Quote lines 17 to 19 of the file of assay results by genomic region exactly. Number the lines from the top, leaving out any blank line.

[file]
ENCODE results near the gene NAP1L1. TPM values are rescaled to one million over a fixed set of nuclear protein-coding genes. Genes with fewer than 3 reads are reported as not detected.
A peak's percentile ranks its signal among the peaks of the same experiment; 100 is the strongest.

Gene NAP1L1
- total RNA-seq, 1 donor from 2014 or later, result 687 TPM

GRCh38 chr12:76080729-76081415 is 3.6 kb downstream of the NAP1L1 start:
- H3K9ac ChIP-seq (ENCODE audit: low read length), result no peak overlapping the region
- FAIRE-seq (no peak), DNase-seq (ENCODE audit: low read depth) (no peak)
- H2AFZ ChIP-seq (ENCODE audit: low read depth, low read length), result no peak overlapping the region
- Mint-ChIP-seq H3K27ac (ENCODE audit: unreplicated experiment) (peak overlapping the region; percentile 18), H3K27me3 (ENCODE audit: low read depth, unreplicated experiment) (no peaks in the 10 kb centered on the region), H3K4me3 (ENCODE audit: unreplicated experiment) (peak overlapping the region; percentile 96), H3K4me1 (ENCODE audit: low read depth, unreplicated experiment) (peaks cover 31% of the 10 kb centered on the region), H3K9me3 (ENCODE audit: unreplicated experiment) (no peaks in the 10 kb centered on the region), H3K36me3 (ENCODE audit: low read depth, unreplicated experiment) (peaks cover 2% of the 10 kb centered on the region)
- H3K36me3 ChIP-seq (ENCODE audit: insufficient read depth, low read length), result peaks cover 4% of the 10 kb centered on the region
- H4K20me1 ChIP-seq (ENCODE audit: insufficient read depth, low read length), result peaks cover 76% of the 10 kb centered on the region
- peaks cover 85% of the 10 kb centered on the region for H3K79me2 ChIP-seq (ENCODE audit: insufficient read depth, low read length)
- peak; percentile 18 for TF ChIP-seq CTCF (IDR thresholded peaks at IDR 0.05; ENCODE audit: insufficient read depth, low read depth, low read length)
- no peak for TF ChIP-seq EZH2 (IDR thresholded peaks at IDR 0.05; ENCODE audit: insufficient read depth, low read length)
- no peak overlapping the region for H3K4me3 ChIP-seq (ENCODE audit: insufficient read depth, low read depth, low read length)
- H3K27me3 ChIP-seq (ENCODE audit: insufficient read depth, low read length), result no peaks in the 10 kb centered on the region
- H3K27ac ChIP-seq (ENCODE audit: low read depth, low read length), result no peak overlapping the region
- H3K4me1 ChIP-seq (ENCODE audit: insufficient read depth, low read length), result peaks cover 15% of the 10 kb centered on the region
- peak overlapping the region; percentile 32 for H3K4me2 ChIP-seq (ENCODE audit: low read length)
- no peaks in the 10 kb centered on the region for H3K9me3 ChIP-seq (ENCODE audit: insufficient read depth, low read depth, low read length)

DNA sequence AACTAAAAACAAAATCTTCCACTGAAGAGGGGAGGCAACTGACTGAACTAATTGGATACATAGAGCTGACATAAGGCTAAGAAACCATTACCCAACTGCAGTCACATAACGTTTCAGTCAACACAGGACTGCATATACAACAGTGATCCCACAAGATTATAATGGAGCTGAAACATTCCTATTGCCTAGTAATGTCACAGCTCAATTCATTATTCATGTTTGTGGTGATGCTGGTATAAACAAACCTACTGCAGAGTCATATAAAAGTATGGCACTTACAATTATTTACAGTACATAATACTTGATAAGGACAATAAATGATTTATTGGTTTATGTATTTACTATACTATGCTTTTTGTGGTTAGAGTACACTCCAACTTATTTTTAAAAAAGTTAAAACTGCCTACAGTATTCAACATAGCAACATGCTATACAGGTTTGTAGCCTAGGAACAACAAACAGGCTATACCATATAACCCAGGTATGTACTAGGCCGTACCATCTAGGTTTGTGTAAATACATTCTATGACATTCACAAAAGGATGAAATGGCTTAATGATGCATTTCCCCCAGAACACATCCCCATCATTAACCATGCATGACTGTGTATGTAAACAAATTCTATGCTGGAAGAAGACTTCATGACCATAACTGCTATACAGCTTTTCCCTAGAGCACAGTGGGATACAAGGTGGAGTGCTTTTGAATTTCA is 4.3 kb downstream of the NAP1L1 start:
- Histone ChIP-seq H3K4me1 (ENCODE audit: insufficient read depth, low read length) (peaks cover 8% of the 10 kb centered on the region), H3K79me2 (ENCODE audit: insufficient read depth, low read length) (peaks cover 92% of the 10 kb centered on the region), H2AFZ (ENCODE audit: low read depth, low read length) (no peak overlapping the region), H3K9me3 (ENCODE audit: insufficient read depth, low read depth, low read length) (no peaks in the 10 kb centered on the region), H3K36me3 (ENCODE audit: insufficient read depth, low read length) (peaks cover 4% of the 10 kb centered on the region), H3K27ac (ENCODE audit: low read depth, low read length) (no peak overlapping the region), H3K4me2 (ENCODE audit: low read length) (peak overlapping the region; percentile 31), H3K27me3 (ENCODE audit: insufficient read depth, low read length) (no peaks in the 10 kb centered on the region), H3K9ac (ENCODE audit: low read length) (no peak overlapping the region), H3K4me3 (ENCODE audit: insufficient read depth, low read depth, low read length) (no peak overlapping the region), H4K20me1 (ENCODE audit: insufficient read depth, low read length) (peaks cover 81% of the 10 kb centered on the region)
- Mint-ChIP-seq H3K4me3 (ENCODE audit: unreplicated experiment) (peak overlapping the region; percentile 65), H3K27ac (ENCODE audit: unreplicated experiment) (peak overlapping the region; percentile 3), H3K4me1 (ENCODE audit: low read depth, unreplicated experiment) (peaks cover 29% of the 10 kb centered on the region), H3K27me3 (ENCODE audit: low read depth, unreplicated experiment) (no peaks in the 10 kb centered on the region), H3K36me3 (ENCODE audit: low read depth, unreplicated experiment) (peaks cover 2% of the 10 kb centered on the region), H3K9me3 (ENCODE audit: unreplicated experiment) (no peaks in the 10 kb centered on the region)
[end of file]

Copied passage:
- H3K27ac ChIP-seq (ENCODE audit: low read depth, low read length), result no peak overlapping the region
- H3K4me1 ChIP-seq (ENCODE audit: insufficient read depth, low read length), result peaks cover 15% of the 10 kb centered on the region
- peak overlapping the region; percentile 32 for H3K4me2 ChIP-seq (ENCODE audit: low read length)